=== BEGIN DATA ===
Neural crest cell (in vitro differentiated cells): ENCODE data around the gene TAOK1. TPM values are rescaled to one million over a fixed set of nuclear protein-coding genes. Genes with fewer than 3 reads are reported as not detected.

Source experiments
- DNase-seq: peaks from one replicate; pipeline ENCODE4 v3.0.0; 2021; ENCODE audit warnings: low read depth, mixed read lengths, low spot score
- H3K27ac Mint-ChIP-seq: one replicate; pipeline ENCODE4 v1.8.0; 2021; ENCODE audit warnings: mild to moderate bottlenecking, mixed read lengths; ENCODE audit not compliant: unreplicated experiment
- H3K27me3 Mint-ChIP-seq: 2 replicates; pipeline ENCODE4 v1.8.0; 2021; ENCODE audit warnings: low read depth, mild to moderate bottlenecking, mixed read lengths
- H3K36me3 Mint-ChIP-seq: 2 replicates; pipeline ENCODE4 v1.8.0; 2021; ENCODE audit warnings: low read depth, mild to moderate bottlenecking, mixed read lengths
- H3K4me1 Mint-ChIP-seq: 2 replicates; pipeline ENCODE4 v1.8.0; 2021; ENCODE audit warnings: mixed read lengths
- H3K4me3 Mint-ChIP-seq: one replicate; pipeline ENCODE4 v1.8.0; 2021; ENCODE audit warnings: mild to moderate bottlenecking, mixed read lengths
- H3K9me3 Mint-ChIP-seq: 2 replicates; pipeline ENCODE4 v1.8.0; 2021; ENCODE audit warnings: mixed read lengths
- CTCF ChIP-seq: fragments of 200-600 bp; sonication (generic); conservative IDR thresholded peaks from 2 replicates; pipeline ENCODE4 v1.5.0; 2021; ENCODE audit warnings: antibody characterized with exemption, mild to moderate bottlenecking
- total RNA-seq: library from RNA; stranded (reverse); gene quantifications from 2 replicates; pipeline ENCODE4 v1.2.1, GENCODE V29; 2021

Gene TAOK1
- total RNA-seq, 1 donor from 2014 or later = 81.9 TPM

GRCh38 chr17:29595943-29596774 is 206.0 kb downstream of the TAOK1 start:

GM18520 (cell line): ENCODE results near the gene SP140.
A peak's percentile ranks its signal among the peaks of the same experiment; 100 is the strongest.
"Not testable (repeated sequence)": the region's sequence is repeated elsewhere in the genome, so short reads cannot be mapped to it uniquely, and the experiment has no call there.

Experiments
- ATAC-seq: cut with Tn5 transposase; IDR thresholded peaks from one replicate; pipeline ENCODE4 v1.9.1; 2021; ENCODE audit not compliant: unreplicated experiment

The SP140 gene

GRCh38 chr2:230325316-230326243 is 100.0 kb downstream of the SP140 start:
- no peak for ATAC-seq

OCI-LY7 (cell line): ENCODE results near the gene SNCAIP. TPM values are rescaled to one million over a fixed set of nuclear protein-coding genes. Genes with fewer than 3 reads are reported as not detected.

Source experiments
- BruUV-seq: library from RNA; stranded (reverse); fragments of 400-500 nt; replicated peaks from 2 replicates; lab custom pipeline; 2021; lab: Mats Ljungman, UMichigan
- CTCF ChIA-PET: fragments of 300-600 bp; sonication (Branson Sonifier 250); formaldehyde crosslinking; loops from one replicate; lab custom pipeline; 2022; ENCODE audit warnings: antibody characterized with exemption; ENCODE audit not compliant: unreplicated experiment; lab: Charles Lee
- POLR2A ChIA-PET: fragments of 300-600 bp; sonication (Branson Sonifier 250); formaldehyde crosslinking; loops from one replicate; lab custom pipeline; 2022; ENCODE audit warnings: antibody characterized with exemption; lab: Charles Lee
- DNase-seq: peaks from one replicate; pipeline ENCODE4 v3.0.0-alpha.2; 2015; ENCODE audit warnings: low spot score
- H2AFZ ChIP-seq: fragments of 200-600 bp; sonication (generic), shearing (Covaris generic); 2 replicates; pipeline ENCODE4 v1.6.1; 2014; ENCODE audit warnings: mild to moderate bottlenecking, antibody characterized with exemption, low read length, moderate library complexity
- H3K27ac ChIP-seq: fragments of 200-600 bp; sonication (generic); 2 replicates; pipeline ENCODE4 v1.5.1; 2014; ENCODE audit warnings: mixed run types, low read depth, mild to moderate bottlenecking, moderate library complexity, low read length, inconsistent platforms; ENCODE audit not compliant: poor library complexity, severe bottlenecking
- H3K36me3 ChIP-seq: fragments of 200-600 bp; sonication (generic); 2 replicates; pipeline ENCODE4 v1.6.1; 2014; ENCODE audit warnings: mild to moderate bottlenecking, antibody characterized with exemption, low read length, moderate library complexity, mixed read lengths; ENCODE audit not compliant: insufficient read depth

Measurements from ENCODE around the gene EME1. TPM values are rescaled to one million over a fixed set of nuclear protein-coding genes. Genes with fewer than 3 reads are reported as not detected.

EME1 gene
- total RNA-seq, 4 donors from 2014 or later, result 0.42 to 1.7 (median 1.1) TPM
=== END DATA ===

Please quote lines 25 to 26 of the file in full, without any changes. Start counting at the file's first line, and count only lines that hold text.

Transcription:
- BruUV-seq: library from RNA; stranded (reverse); fragments of 400-500 nt; replicated peaks from 2 replicates; lab custom pipeline; 2021; lab: Mats Ljungman, UMichigan
- CTCF ChIA-PET: fragments of 300-600 bp; sonication (Branson Sonifier 250); formaldehyde crosslinking; loops from one replicate; lab custom pipeline; 2022; ENCODE audit warnings: antibody characterized with exemption; ENCODE audit not compliant: unreplicated experiment; lab: Charles Lee